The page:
When you availed yourself of the services of an attorney, you probably should have had some sort of rules/agreement drawn up. Every minutiae of who would pay for what, when and how should have been included. The attorney is a neutral observer and could have been trusted to take everyone’s interests into account.

As far as the sibs having free reign to walk into the house whenever they feel like it, well, that’s not illegal, just rude. And I hope you have a padlock on your bedroom door.

Were it me, I would divest myself of this responsibility and these over empowered people and go back to my own home. MIL apparently has the funds to pay for caregivers. If Siblings need to pitch in, well..too bad.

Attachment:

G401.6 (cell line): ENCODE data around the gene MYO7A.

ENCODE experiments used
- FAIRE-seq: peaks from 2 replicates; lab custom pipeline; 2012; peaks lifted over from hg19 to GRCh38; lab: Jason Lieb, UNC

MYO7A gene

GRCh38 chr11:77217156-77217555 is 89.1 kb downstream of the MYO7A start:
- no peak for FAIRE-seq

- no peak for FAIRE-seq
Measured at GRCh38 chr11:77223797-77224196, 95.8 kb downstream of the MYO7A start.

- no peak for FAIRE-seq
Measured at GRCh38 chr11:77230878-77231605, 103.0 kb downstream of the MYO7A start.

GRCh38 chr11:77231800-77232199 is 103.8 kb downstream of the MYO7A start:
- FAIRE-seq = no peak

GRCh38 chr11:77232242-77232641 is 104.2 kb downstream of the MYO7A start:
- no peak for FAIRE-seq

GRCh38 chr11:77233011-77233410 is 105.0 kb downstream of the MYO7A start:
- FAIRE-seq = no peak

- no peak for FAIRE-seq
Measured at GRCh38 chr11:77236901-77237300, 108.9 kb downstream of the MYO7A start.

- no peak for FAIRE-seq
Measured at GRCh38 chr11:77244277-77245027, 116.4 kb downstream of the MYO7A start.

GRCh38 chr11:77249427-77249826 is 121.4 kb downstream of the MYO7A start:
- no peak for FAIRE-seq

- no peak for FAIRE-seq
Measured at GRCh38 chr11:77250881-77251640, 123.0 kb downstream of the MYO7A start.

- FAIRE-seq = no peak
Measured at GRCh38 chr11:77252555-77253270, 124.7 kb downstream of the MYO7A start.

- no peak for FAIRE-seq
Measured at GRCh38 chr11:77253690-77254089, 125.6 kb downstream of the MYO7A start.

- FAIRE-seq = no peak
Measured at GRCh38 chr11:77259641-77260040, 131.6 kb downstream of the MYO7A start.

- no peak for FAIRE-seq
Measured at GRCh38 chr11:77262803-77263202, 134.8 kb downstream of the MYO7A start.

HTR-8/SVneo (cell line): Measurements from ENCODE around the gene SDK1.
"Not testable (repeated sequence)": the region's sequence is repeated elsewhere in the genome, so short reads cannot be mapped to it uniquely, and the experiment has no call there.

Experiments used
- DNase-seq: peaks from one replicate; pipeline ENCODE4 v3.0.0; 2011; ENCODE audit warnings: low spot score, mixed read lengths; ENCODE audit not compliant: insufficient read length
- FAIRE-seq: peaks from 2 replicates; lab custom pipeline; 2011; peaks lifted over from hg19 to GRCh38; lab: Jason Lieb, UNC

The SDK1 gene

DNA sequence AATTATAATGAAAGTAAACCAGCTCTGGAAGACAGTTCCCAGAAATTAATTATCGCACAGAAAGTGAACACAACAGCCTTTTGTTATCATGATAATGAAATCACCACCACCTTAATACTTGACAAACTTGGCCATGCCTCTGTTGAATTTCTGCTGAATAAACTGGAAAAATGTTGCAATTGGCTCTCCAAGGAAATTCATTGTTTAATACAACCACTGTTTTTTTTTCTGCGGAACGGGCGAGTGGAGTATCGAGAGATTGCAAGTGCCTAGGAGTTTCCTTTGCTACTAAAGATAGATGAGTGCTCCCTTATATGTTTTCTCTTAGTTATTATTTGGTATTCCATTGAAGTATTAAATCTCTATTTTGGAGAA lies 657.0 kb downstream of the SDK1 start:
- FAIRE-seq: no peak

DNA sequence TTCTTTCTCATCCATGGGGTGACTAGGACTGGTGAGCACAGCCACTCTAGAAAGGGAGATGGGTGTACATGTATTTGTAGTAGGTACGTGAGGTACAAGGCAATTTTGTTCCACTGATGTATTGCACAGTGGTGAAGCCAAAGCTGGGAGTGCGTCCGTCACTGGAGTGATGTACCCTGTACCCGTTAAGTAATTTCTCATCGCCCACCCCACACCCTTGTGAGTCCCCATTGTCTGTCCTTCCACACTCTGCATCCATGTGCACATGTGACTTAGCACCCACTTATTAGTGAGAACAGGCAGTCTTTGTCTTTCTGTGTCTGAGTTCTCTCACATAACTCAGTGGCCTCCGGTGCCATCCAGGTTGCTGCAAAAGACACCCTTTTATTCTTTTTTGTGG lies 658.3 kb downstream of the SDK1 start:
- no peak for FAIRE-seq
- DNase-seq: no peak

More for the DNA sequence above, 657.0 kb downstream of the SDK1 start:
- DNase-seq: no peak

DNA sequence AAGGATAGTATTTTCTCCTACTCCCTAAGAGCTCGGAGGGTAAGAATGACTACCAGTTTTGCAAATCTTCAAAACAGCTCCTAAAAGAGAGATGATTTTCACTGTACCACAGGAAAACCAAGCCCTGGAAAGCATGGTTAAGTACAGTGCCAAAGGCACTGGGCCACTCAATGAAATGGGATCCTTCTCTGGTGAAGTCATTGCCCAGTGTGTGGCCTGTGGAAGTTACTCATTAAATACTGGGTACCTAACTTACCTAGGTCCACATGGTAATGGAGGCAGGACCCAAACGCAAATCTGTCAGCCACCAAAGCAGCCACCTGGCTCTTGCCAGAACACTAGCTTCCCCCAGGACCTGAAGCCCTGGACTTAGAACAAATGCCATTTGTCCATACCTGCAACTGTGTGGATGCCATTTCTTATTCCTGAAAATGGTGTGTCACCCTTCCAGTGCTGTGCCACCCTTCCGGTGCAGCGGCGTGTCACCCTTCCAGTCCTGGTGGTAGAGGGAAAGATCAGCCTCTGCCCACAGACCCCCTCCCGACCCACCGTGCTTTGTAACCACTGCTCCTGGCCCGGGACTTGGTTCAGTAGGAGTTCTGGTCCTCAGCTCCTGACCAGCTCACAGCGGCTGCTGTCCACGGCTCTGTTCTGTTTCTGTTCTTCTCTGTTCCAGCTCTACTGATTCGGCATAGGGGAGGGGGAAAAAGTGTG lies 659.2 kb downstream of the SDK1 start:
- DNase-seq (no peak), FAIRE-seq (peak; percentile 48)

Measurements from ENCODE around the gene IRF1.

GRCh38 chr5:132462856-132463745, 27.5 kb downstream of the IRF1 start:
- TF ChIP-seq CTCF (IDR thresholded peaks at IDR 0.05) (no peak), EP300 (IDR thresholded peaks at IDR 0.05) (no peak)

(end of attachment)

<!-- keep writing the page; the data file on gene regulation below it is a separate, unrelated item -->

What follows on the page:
Do go back to the Attorney and have agreements drawn up that are agreeable to all parties. Go with the intent of equal distribution of funds and responsibilities. No one holds power over anyone else. I hope Hubby is feeling better.
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Ahmijoy wrote, "Were it me, I would divest myself of this responsibility and these over empowered people and go back to my own home."

Were it me, I would do the same thing.

Let the sibs be fully in charge. Bow out. I realize you may not be able to do this until your renters' lease is up, but plan now to do it then. For MIL's sake, give sibs a few weeks notice, so they can make changes to her care arrangements. That is all you owe them.

Don't abandon MIL. Be pleasant. Take her on outings. Invite her to dinner at your house. Just resign from the role of serf (or maybe it is slave they picture you as.)